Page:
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Standards Australia Unwarranted Push to Ban All Plastic Pipes Below PN16 From Hot Water Applications in Australia and New Zealand (Breaking News)
In the new draft of AS3500.4, recently released for Public Comment, a new clause 2.5.2 (h) has been quietly added that requires ALL hot water piping to have a minimum PN16 rating. The current AS3500 Standard already dictates that piping must meet an operating pressure of 1.0MPa at 60 deg C. Long standing PN12.5 rated polymer pipes meet this requirement and have performed without fail for more than a decade both in Australia and New Zealand. PPN and many of the PEX pipe manufacturers see absolutely no reason to include this new clause.
New Drafts of AS3500 Part 1 through 4 Now Available for Public Comment – Closing 28th August 2020 – HAVE YOUR SAY!
Significant changes to add PN ratings in Part 1 and Part 4 of the draft AS3500 series will restrict the number of complying products in the market place – even though existing products work well and have no reported failures in use over many years! Have your say at:
Widespread Objection to Suggested Inclusion of Clause 2.5.2.(h) of New Draft of AS3500.4 – Design Restriction of PN16 Rating (Breaking News)
The inclusion of 2.5.2 (h) appears an attempt to exclude certain brands of product that are popular in the Australian market, are rated PN12.5 and have been successfully used in Australia and New Zealand in heated water applications for more than 10 years. PN ratings are a very generic plumbing term used to describe a class of product. The use of PN12.5 rating PEX piping products is prolific in heated water applications in Australia. The existing AS3500 Standard has a requirement in clause 2.4.1 that Pipes and fittings up to and including DN 100, shall have a maximum allowable operating pressure of at least 1.0MPa at 60 deg C. PEX piping products of PN12.5 rating have been independently shown to meet this requirement. The discrete inclusion of clause 2.5.2 (h) in the New Draft of AS3500.4 is totally unwarranted given that clause 2.4.1 already exists and PN12.5 products meet the requirement and have found to be very suitable over many years of use. PPN and various PEX manufacturers strongly object to the inclusion of this clause.
Iplex Parent – Fletcher Workers Got 95% Pay Rise, Board Members 200%… Is That Fair?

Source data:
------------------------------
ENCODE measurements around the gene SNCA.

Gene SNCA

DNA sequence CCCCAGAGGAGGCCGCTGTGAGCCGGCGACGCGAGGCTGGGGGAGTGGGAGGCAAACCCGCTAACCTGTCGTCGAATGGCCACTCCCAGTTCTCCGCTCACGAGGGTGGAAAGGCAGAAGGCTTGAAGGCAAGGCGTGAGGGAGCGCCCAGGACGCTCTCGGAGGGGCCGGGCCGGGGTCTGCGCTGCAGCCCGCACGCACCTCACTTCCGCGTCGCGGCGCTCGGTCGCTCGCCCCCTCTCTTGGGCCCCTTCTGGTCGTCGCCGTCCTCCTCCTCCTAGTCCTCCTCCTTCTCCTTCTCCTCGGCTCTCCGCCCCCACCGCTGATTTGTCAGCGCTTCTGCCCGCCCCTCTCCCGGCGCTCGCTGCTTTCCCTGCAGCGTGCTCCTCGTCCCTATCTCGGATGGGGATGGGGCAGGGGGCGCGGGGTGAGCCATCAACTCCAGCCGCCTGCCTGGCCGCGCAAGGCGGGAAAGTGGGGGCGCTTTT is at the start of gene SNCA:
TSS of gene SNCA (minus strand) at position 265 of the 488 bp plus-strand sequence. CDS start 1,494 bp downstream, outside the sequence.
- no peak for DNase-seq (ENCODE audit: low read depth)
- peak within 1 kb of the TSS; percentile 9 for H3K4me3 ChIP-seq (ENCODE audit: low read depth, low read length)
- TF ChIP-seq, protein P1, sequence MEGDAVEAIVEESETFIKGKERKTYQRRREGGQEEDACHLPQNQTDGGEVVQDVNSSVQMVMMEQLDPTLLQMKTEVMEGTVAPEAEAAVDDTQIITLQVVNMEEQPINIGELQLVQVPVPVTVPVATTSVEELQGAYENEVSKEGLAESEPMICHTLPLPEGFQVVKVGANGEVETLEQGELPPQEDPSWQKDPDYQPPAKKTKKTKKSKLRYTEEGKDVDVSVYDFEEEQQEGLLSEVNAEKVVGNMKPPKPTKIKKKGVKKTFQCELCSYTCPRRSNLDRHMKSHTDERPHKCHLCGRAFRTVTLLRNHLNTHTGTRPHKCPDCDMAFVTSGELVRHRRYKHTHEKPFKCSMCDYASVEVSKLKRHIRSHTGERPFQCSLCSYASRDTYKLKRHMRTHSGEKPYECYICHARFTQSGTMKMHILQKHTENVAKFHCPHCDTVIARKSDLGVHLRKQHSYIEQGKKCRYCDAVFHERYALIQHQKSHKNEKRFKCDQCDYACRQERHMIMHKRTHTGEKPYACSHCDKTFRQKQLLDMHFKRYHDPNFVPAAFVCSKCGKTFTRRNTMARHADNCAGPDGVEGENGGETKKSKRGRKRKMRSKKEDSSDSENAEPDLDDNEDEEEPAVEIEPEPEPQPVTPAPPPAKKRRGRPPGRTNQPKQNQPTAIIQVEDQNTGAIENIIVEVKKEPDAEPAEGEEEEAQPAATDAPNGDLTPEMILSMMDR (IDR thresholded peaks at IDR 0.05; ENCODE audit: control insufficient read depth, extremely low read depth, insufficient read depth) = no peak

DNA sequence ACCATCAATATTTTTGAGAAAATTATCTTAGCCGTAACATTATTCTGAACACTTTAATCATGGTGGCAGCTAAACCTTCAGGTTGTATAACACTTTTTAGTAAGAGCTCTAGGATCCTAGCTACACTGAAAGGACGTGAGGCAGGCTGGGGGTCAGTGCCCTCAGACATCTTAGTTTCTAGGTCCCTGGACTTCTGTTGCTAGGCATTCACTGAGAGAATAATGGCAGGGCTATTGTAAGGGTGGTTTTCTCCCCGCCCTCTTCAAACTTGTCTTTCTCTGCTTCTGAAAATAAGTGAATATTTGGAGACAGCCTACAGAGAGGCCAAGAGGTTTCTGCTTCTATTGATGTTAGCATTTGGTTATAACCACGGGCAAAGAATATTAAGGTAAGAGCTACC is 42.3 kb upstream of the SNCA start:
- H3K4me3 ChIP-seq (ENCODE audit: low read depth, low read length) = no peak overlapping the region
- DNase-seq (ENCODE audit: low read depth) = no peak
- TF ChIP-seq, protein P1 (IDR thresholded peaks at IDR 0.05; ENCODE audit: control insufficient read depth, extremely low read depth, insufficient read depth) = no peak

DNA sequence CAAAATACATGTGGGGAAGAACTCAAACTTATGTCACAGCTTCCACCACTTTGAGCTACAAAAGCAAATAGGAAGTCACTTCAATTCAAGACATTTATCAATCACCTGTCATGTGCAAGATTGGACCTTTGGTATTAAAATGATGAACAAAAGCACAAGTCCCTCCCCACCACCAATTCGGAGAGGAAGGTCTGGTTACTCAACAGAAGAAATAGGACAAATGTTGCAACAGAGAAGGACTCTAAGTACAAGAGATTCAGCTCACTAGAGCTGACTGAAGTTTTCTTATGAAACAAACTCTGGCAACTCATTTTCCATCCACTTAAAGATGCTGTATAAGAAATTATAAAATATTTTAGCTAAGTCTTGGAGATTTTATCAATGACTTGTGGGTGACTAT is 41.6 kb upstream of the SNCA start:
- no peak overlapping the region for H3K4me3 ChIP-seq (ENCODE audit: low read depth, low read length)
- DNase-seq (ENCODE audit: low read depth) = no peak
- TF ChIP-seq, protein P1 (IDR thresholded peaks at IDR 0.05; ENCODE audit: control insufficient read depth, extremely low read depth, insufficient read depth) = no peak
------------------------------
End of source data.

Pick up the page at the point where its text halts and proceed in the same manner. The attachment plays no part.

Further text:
Future Looking Brighter for Iplex Parent Fletcher Building, Just One Year After Predicting $1 Billion Loss
PPN Now Reaching Over 10,000 Readers in the Plastic Pipe Industry Worldwide (Free Subscriptions)
Fusion of Family and Business – McElroy Is Built on Finding a Better Way for Welding HDPE Pipes
Court Decision Reached on Aquatherm PP-R Hot Water Piping Failures at Towers in Hammond, Indiana
Effect of Loading Rate and Pipe Wall Thickness on the Strength and Toughness of Welded and Unwelded Polyethylene Pipes
Chinese Develop New Novel Pipe Resin Based on Reactor Alloy of Polypropylene and Polybutylene
Inspection: 30-year-old Glass-Reinforced Polymer Pipeline Stands Test of Time
India Now Producing 3000 mm Diameter GRP Pipe – by EPP
Transient Wave Analysis for the Viscoelastic Parameters Identification and Leak Detection in Water-filled Plastic Pipes
The Role of Expanded Polystyrene and Geocell in Enhancing the Behavior of Buried HDPE Pipes under Trench Loading Using Numerical Analyses
Models to Investigate the Environmental Effects on Pipe Failure in Clean Water Networks
ExcelPlas Labs Pipe Failure Investigations
ExcelPlas Labs have created a new benchmark in failure analysis of HDPE, PP-R, PB and PEX pipes in addition to PVC & CPVC pipes as well as composite GRP and GRE pipes. When a plastic pipeline fails to perform as intended, our team can determine the root cause of failure (e.g. oxidative failure, chemical failure, creep failure, over-stress failure, fatigue failure, design failure, etc). ExcelPlas are experienced with all plastic piping failure modes and mechanisms including Slow Crack Growth (SCG) Rapid Crack Propagation (RCP), Environmental Stress Crack Resistance (ESCR), Oxidative Stress Cracking (OSC), cyclic fatigue, manufacturing defects, and polymer material problems.
ExcelPlas Strain Hardening Test (SHT) for HDPE Pipes